Our results show that (1) pooling genomic samples is highly accurate; (2) unreliable SNPs most likely to give false-positives can be largely identified and removed prior to association analysis; and (3) a moving window of averaged test-statistics can be used to detect association signals. Additionally, we have described modifications as to how allelic frequencies are calculated from RAS values of pooled samples that remove systematic biases.
Pioneering work on pooling studies by other research groups has shown that the average Relative Allele Signal (RASave
) can be effectively used to derive k
-correction factors by k
), and as such, can be used to accurately predict allelic frequencies [8
]. Pooling studies are intended to be screening approaches. RAS values are highly convenient since they are generated by the Affymetrix GDAS software on the 10K platform and fairly intuitive to understand. We suggest significant improvements to this innovative approach that will remove biases; allow for continued use of RAS values; and result in more accurate predictions. These improvements focus on lowering the number of false positives due to added variance or systematic biases, since the utility of pooling-based approaches will be based on how one can detect association signals given a high number of false positives.
First, RAS1 and RAS2 should not be averaged since they are separate probe sets with distinct variances. One may unnecessarily propagate unwanted variance by averaging. For example in Figure , it is clearly visible that RAS2 is highly predictable of the particular SNP allele whereas RAS1 is highly inaccurate. In this case, averaging RAS2 and RAS1 will produce a RASAVE value that is less accurate than RAS2 alone. We suggest instead that these values be treated as separate measures, each with their distinct variance. In the case of RAS values with a large variance, these values should not be used due to the increased chance of a false positive.
Second, we highly recommend that RAS values for each SNP be normalized prior to calculation of allelic frequencies. When these values are not normalized prior to calculating a predicted allelic frequency a significant bias is introduced since the RAS values, as produced by the Affymetrix GDAS software, generally are not 0.0 or 1.0 for homozygous BB and AA respective alleles. Indeed, on a training set of 1000 individuals we found that 34% of SNPs who were called AA had a RAS value less than 0.9 and 35% of SNPs called BB had a RAS value greater than 0.1. This bias can be seen in an example calculation using k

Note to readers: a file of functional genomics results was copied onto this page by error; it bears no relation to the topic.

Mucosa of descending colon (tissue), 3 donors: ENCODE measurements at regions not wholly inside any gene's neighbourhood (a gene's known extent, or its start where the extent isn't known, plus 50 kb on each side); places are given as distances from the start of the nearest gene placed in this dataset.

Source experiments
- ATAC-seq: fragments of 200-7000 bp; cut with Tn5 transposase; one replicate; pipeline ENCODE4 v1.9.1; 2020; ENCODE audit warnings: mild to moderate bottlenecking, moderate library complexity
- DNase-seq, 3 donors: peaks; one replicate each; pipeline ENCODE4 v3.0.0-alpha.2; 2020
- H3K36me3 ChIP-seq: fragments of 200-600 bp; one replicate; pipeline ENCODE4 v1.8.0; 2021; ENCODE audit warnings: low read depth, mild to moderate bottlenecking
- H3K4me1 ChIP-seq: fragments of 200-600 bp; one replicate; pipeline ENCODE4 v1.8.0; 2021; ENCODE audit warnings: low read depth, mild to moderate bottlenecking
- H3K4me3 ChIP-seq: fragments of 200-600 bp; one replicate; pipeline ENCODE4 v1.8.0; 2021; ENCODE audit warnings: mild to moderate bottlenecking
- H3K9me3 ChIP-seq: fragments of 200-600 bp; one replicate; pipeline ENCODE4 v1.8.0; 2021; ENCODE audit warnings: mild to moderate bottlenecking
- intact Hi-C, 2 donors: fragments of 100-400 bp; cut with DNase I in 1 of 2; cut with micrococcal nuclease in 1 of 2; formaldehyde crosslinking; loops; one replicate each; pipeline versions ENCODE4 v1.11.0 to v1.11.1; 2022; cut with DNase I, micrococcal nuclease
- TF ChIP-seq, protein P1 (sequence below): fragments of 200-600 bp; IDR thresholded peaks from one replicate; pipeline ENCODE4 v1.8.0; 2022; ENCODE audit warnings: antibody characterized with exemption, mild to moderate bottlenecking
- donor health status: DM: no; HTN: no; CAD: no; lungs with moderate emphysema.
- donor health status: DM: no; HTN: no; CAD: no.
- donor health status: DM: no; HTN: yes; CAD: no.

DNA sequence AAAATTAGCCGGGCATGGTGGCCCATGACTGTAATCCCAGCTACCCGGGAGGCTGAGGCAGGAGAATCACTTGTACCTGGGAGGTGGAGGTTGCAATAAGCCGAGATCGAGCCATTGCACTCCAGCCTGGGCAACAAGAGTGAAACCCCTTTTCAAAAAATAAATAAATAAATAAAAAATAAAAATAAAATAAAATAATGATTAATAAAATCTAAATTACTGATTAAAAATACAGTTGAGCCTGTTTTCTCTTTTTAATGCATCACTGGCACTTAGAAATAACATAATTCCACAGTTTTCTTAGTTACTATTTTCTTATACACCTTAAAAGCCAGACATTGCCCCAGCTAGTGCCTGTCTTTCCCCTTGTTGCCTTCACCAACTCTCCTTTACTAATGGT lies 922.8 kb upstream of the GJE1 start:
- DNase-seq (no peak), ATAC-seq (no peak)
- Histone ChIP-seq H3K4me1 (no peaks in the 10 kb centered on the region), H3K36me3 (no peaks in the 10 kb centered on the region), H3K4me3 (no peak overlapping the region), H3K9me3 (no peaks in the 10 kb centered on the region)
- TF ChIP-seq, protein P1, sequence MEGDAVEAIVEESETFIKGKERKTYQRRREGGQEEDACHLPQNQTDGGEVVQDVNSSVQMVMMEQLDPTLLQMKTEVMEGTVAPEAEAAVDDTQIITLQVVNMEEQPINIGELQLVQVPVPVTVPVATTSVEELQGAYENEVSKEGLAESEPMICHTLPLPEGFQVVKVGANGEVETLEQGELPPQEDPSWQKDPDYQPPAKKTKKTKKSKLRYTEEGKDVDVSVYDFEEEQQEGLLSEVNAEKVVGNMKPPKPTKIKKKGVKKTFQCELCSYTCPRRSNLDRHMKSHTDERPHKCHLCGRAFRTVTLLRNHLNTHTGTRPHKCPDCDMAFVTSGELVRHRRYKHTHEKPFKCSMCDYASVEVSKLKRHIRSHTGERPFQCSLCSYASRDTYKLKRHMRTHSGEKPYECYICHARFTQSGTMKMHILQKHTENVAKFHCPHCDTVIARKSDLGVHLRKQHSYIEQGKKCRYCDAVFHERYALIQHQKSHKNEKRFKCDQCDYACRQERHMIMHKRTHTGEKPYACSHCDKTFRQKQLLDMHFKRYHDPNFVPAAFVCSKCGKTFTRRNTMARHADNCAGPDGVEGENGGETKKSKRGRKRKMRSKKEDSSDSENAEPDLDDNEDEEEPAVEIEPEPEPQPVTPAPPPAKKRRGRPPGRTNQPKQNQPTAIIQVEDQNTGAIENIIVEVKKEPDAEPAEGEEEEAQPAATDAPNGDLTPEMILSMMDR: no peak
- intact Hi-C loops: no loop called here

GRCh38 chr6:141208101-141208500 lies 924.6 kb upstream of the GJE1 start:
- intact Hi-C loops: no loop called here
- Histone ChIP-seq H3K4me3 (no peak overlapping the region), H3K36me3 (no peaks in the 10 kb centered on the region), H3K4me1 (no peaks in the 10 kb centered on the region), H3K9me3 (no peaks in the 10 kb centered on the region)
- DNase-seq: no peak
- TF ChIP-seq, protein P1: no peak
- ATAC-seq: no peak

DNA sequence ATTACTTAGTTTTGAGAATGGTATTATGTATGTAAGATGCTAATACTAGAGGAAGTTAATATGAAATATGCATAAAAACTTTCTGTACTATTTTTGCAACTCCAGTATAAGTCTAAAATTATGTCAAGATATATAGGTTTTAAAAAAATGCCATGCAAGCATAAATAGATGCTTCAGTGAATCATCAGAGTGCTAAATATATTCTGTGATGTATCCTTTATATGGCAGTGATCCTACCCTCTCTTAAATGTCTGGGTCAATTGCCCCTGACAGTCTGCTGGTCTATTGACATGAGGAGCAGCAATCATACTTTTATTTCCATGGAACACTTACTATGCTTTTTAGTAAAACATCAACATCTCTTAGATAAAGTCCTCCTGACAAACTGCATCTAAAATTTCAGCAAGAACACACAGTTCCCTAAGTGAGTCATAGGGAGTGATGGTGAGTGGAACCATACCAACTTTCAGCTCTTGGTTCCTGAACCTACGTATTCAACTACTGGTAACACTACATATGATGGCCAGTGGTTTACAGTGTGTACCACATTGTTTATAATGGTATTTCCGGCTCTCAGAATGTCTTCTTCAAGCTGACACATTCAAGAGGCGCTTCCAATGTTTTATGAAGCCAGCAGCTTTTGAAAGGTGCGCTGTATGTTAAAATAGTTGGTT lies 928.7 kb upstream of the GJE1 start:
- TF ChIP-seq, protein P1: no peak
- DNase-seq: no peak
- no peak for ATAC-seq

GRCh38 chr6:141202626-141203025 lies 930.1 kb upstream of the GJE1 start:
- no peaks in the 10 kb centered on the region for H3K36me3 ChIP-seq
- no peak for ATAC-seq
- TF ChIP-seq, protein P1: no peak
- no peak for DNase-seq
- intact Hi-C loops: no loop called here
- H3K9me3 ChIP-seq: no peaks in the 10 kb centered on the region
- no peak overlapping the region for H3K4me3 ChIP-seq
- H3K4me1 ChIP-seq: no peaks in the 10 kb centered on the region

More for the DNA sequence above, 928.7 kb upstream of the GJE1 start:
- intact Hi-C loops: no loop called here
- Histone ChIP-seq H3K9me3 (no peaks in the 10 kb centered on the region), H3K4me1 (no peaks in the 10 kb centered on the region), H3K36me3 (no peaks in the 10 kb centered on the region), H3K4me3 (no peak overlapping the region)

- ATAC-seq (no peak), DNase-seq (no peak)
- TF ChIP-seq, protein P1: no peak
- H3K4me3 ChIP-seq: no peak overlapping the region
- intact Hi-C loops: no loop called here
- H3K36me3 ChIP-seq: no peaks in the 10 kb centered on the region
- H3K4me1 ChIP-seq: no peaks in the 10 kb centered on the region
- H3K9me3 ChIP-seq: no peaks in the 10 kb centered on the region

-correction factors derived from a typical RAS value directly obtained from the GDAS software. For example, the average RAS1 for a given SNP of an AA individual may be 0.9, the average RAS1 for a heterozygous individual may be 0.5, and the average RAS2 for a BB individual may be 0.1. When one uses the approach outlined by Butcher, et al
, the k
-correction factor is 1.0, whereby the RAS value of the average heterozygote is divided by one minus this value [10
]. In a pooled sample, the same SNP is expected to have a RAS value of 0.9 if it is completely homozygous for AA. However, using the k-correction
approach on non-normalized RAS values, one would predict an allelic frequency of 90%, whereas the actual frequency is 100%, a bias of 10%. These biases would be most pronounced as pools approach dominance by one allele type, as would often be the case for a SNP highly associated to a disease.
While RAS values are readily obtainable from the Affymetrix software for the 10K GeneChip®
arrays, they are not provided for the 100K or 500K. This is partly due to the fact that RAS values are no longer used to make a SNP call. We have developed a simple Perl script which generates RAS values, still useful in pooling, for the 100K and 500K Affymetrix GeneChip®
platform from CHP files. This tool is available on our website [23
]. While one may use these RAS values to find obvious differences in cases and controls, for many SNPs allelic frequencies are not linearly dependent on the RAS values; thus, one should calculate allelic frequencies when possible to reduce uneven biases between different SNPs.
Additionally, we are making public on the same site both normalized and non-normalized k-correction
factors derived from over 3,000 genotyped individuals for the 10K version 2.0 SNP genotyping platform. Other research groups have created central repositories for k-corrections
using non-normalized RAS values and we will work with these teams to contribute these values to this valuable centralized resource [11